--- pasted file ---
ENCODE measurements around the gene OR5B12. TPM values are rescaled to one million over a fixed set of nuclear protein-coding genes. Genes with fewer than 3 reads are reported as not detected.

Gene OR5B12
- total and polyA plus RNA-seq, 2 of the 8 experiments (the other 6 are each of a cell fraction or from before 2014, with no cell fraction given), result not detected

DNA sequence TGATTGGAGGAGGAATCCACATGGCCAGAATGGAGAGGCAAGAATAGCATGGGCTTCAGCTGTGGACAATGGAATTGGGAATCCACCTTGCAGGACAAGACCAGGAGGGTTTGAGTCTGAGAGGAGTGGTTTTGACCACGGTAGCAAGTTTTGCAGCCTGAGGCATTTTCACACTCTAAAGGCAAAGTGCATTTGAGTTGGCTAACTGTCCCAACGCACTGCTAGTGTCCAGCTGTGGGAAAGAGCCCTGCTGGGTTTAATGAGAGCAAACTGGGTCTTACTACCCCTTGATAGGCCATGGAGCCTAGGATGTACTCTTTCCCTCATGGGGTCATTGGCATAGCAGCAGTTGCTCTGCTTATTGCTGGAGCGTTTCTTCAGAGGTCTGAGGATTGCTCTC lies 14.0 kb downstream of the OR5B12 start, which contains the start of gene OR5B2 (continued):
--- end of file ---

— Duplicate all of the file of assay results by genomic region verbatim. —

ENCODE measurements around the gene OR5B12. TPM values are rescaled to one million over a fixed set of nuclear protein-coding genes. Genes with fewer than 3 reads are reported as not detected.

Gene OR5B12
- total and polyA plus RNA-seq, 2 of the 8 experiments (the other 6 are each of a cell fraction or from before 2014, with no cell fraction given), result not detected

DNA sequence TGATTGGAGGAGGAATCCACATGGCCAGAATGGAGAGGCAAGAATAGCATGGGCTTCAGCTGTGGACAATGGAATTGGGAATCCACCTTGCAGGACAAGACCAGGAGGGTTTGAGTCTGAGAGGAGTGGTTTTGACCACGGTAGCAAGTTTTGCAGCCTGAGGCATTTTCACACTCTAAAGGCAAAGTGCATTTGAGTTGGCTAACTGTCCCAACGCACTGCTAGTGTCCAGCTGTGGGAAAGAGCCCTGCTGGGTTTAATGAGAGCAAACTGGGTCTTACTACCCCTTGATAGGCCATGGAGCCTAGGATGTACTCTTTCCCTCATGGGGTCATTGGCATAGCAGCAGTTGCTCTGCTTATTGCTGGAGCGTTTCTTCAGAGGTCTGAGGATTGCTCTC lies 14.0 kb downstream of the OR5B12 start, which contains the start of gene OR5B2 (continued):